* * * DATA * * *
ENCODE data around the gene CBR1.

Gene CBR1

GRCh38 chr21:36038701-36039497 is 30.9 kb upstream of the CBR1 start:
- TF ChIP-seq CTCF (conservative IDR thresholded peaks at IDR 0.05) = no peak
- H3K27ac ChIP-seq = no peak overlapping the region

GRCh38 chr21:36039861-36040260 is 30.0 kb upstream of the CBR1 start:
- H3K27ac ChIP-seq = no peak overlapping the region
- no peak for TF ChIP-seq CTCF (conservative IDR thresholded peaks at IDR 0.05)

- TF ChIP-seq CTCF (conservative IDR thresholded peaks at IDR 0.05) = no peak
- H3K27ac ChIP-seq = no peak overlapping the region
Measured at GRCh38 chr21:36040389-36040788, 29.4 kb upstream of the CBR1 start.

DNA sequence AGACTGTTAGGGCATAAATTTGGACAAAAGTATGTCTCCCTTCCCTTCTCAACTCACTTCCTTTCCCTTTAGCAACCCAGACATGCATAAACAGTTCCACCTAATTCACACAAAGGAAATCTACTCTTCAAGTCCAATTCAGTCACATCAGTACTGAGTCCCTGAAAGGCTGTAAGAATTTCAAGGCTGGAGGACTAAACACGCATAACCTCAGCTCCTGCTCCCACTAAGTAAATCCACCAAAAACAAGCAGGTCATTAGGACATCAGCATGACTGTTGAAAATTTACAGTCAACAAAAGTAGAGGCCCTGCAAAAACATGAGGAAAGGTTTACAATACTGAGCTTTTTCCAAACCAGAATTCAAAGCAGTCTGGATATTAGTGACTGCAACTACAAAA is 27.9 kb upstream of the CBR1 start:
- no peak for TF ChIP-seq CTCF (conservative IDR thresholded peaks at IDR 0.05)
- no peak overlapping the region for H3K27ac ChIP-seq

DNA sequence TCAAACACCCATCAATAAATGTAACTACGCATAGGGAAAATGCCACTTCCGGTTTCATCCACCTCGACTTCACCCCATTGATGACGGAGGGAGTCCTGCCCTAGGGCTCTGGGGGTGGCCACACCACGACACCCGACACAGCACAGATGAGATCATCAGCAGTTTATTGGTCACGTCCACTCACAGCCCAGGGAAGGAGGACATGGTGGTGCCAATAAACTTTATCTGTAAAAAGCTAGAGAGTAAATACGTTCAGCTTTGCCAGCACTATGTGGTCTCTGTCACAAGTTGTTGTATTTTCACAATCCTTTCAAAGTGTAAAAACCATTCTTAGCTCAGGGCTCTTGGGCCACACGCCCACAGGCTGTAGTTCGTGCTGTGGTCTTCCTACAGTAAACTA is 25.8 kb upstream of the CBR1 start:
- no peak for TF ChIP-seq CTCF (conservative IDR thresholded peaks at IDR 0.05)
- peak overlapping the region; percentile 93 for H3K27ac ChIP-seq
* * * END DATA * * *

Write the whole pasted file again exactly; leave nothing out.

ENCODE data around the gene CBR1.

Gene CBR1

GRCh38 chr21:36038701-36039497 is 30.9 kb upstream of the CBR1 start:
- TF ChIP-seq CTCF (conservative IDR thresholded peaks at IDR 0.05) = no peak
- H3K27ac ChIP-seq = no peak overlapping the region

GRCh38 chr21:36039861-36040260 is 30.0 kb upstream of the CBR1 start:
- H3K27ac ChIP-seq = no peak overlapping the region
- no peak for TF ChIP-seq CTCF (conservative IDR thresholded peaks at IDR 0.05)

- TF ChIP-seq CTCF (conservative IDR thresholded peaks at IDR 0.05) = no peak
- H3K27ac ChIP-seq = no peak overlapping the region
Measured at GRCh38 chr21:36040389-36040788, 29.4 kb upstream of the CBR1 start.

DNA sequence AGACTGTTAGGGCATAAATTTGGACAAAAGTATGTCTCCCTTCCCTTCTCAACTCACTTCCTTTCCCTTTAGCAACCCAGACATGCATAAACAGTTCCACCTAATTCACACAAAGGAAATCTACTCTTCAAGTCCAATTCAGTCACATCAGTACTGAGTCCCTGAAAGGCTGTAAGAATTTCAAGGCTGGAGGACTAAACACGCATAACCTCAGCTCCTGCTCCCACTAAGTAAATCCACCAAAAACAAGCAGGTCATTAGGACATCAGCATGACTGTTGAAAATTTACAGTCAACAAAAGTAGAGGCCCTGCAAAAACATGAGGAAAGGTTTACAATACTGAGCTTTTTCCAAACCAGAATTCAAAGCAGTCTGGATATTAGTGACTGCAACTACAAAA is 27.9 kb upstream of the CBR1 start:
- no peak for TF ChIP-seq CTCF (conservative IDR thresholded peaks at IDR 0.05)
- no peak overlapping the region for H3K27ac ChIP-seq

DNA sequence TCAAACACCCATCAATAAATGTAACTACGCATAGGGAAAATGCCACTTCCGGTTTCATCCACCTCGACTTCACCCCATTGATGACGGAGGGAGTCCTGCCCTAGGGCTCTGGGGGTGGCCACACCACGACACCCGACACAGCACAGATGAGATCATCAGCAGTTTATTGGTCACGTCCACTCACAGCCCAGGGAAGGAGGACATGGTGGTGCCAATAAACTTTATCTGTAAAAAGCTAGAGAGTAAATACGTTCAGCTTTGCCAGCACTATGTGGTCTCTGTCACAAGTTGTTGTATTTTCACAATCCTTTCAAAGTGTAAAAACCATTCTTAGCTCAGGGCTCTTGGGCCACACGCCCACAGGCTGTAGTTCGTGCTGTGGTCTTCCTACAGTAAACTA is 25.8 kb upstream of the CBR1 start:
- no peak for TF ChIP-seq CTCF (conservative IDR thresholded peaks at IDR 0.05)
- peak overlapping the region; percentile 93 for H3K27ac ChIP-seq